The Federal Reserve's Open Market Committee (FOMC) met today and voted to increase a key interest rate by a quarter-point, to 4 percent. This is the 12th rate increase since June 2004 and brings the "fed funds" rate to its highest point since June 2001.
The Fed has been fairly consistent in keeping a "measured pace" of rate hikes. The FOMC "tightens" monetary policy to keep inflation in check by slowing consumer demand.
The post-meeting policy statement remains mostly the same, but did address the run-up in energy prices which occurred after the recent hurricanes disrupted domestic oil production and refining operations in the Gulf of Mexico region.
"The cumulative rise in energy and other costs have the potential to add to inflation pressures," said the statement. "However, core inflation has been relatively low in recent months and longer-term inflation expectations remain contained."
The governors meet again on Dec. 13 for the final meeting of the year. Most economists expect they'll hike rates again next month.
What does this mean? Inflation has become a real concern as energy prices have increased in the past year. Even without the increasing cost of oil, prices are up about 2 percent according to the latest government figures. This is at the top of the Fed's "comfort zone" for price growth.
Hiking interest rates tends to slow price growth. Why? When you increase interest rates it becomes more expensive to borrow money for major purchases. Businesses and consumers tend to delay big purchases, slowing demand and reducing the pressure to increase prices.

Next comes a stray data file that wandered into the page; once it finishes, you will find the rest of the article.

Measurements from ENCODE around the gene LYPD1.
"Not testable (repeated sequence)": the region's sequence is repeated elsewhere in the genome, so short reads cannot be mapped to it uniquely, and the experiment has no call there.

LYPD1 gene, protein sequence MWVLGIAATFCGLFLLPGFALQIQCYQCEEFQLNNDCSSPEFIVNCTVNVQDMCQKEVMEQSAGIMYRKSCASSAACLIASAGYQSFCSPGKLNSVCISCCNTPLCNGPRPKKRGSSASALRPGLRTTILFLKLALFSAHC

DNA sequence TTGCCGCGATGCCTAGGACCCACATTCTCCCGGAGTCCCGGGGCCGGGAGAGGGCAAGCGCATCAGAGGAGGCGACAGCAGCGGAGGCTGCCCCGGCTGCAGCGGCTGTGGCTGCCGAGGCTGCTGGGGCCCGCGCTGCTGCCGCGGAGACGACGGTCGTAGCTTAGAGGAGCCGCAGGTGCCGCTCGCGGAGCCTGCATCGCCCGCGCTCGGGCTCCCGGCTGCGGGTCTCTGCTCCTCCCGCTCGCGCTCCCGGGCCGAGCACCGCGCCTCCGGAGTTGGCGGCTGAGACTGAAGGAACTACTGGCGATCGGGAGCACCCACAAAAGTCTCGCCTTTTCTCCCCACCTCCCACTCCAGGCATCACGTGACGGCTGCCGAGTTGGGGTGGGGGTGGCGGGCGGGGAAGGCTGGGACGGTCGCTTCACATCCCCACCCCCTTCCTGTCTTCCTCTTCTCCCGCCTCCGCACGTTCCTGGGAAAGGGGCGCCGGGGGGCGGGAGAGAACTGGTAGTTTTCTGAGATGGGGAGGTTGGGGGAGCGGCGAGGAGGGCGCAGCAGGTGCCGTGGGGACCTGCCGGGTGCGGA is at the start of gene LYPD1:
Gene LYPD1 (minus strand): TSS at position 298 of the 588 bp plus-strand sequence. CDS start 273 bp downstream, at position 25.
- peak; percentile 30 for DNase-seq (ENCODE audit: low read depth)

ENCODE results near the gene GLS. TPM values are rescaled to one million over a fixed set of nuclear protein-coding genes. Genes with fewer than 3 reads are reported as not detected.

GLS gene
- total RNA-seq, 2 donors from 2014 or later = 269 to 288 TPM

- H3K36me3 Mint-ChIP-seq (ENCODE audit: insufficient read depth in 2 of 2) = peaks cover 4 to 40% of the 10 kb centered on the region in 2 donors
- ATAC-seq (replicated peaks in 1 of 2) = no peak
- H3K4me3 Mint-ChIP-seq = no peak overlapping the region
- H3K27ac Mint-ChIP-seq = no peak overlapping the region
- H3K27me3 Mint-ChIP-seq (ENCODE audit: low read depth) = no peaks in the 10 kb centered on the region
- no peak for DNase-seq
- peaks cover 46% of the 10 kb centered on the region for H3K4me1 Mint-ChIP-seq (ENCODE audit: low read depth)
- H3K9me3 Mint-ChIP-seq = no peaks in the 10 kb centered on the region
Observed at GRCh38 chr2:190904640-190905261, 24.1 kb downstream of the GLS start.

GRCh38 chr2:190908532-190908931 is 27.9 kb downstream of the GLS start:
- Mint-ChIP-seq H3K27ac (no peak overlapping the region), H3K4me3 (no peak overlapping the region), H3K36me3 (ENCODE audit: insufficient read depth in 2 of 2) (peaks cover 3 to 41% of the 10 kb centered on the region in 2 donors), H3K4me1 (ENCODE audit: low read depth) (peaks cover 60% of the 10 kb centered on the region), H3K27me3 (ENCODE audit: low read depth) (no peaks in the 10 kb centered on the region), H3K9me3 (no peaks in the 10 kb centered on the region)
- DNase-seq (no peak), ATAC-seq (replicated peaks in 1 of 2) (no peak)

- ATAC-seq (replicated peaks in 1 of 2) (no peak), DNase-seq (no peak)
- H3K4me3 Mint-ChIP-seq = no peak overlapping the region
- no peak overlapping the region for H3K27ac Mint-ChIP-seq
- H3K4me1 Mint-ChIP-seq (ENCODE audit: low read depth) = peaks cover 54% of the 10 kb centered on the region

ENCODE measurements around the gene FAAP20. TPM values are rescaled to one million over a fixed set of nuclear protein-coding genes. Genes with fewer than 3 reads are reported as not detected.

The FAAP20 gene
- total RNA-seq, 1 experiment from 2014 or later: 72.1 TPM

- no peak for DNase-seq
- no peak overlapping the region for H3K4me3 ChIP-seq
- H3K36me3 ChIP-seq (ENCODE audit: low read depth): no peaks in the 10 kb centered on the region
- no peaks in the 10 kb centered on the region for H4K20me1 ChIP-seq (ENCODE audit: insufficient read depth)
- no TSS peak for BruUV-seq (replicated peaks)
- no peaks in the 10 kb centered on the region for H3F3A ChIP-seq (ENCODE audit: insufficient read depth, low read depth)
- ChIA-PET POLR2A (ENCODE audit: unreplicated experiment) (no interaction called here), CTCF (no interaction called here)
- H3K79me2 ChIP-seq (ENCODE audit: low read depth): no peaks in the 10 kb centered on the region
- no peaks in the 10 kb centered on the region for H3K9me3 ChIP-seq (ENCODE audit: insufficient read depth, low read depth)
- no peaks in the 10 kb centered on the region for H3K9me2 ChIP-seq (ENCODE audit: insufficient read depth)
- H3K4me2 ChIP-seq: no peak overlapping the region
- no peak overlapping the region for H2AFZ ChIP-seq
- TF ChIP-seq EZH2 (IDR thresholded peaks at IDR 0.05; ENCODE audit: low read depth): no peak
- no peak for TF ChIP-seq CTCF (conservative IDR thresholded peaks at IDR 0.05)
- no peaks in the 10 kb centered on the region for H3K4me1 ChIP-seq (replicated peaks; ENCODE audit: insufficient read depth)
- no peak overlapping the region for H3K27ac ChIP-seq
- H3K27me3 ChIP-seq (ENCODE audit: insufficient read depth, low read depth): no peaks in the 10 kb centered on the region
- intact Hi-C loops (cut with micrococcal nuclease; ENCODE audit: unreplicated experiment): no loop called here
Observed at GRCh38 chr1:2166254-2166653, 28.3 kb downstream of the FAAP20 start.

The opposite is also true. Reducing rates heats up demand and can keep the economy growing through tough times. After the Sept. 11 attacks the Fed quickly dropped rates to historic lows to bring the economy quickly out of a recession.
How much does this matter? This is important. Many short-term credit vehicles (like credit cards and home equity lines of credit) are directly affected by the fed funds rate. Prime rate, a measure many consumers are familiar with, is exactly 3 percent above the rate changed by the FOMC today. Many "big-ticket" credit facilities (such as mortgage rates and student loans) will not be directly affected by today's decision, but tend to move in the same direction as the fed funds rate.
A good rule of thumb: Short-term or revolving credit will go up when the Fed hikes rates, while long-term credit vehicles tend to move in the same direction but at a slower pace.
Definition: The federal funds rate is the interest rate charged for overnight loans between banks.